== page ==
Pasco County’s Catholic St. Leo University is moving full-speed ahead with plans to replace its 44-year-old faculty union and senate with a new “shared governance system.”
Faculty members, state unions and even Catholic organizations are asking the school to pull back before it’s too late.
Valerie Wright has been president of the United Faculty of Florida-Saint Leo Chapter for three years. She might also be the organization’s last. Wright said UFF is giving the Board of Trustees time to reverse its decision, but isn’t hopeful.
“When this does go to court, which we think it will,” Wright said. “Unless we can get the Board of Trustees to change their mind, we do feel we will be very successful.”
The Catholic social doctrine
St. Leo announced in October its board voted to disband the school’s faculty union and senate after The National Labor Relations Board reversed Obama-era precedence giving it oversight of faculty at religious colleges and universities. Some saw it as a win for freedom of religious institutions from government rule. But labor advocates consider it overreach, giving institutions the freedom to union bust with no consequence.
Joseph Fahey, of Catholic Scholars for Worker Justice, said St. Leo is the only school he’s seen take such bold step.
“The universities come to realize the benefits of having a union. They also come to realize that it’s a staple of Catholic thought to have one,” Fahey said. “So we think on a moral level they’ll be reluctant to take this kind of measure.”
St. Leo issued a statement in October citing the need to be “innovative and flexible” especially during the COVID-19 era. It said forming a new shared governance model would allow that. And said it was “keeping with the university’s Catholic Benedictine identity.”
Fahey said that’s hogwash. But he’s willing to help.
“You just tore up your own statement of Catholic identity,” he said. “We stand ready to meet with the board. And in the spirit of reconciliation talk with you about what Catholic social teaching really is. We realize many of you may not know what it really is.”
The Catholic Church has a history of supporting unionization. In 1891, Pope Leo XIII famously wrote about supporting unions in his Rerum Novarum text. Pope Benedict XVI in 2009 said it was more important than ever for that text to be recognized in the church’s social doctrine.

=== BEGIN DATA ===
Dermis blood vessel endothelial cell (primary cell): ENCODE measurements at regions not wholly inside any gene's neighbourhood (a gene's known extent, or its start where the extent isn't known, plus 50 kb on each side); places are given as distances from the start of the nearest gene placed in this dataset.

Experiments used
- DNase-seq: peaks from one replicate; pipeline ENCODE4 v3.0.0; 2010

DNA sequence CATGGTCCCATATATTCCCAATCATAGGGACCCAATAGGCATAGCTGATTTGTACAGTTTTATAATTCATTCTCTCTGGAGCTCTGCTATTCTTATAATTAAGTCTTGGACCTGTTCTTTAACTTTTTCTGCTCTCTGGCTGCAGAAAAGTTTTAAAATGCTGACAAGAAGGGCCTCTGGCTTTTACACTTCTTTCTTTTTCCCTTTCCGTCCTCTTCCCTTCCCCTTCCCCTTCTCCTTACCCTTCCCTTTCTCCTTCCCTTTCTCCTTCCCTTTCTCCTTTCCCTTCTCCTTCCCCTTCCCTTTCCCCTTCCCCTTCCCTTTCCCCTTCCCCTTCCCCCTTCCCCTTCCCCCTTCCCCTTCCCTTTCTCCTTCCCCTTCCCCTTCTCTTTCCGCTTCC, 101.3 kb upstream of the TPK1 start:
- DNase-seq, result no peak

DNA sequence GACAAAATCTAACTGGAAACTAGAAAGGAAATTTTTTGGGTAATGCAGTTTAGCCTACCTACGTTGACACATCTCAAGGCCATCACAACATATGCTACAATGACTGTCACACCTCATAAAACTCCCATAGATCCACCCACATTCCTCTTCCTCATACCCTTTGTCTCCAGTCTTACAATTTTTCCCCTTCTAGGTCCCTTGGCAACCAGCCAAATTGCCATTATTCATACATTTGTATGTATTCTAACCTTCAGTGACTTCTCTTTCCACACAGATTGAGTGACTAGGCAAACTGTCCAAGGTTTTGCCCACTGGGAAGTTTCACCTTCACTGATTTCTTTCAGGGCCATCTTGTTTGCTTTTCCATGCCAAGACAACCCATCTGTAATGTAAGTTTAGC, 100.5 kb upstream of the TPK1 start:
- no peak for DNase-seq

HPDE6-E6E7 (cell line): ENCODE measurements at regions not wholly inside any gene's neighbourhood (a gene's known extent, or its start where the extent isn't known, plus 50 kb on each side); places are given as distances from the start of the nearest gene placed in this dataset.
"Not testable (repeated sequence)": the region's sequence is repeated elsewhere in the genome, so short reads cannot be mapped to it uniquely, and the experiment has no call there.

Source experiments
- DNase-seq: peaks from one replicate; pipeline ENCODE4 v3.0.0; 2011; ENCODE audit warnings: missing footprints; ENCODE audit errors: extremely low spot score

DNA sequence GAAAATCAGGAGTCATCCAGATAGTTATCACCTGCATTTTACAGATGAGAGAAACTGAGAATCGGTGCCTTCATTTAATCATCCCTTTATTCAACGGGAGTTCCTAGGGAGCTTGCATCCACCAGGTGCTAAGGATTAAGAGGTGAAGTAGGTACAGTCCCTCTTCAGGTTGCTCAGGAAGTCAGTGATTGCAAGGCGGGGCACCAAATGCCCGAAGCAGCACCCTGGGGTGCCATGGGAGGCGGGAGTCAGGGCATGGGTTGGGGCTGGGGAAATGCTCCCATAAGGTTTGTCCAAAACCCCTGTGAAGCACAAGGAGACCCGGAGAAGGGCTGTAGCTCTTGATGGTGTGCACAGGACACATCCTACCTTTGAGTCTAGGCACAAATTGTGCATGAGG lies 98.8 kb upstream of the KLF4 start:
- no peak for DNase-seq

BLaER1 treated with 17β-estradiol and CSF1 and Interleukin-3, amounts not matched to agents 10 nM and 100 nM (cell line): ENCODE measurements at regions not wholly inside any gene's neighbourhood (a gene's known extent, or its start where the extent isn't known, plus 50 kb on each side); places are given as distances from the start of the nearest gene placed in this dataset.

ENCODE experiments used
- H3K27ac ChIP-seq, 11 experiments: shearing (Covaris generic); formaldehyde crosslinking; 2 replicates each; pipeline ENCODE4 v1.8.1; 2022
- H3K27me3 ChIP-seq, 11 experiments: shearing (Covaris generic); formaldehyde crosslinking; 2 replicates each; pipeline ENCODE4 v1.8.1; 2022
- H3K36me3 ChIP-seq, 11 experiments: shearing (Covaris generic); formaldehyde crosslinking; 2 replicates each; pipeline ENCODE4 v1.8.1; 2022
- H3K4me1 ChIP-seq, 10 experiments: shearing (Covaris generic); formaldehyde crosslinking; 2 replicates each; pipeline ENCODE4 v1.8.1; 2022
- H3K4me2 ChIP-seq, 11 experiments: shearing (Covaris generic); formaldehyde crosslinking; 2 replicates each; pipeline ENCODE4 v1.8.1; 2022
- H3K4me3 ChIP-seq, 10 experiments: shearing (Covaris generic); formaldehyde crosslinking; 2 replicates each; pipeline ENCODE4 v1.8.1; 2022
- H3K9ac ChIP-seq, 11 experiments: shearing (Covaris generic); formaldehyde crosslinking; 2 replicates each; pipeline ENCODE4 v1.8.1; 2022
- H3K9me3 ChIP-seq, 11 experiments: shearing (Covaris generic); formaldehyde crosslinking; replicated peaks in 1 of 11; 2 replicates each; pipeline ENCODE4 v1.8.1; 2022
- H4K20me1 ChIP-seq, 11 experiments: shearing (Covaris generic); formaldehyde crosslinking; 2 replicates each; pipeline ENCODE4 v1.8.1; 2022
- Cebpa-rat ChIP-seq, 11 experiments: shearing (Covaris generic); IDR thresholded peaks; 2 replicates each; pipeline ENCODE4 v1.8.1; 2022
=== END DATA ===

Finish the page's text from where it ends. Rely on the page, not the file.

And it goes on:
The school cited the NLRB ruling as backing for its decision. But Jack McTague, a retired St. Leo professor and original union member, said that doesn’t mean it was necessary.
“Just because you can do something, doesn’t mean you should do something,” McTague said.
UFSLU President Wright said the school already had a shared governance model. The union and senate, she said, worked closely with administration and the Board of Trustees to acquiesce requests when it came to contracts, new degree programs and even adapting to COVID-19.
“We’ve had a shared governance here,” she said. “I can unequivocally state the faculty union has always been nimble and flexible with the administration when asked.”
McTague helped start the union in 1976. He said the decision is about control.
“They couldn’t just cut salaries or change workloads or working conditions of the faculty without consulting the union,” he said. “And college Presidents typically don’t like that.”
Isolation and apprehension
Wright said she’s now in fear of her job security and that of the faculty she represented as union president. Even tenured professors worry. There’s no recourse for the University if they decide to fire tenured professors or retaliate.
“Never have the faculty felt so isolated and apprehensive about the future,” Wright said.
The University is working with a transition team to create its shared governance model. It told WMNF it’s “committed to moving forward together with our faculty to create an institution that not only remains true to our Catholic roots while strengthening our Catholic identity but is ready to adapt to today’s quickly changing higher education environment.”
An online petition to reinstate St. Leo’s union has more than 1,200 signees and more than a dozen other higher education institutes have asked the school to acknowledge the union.
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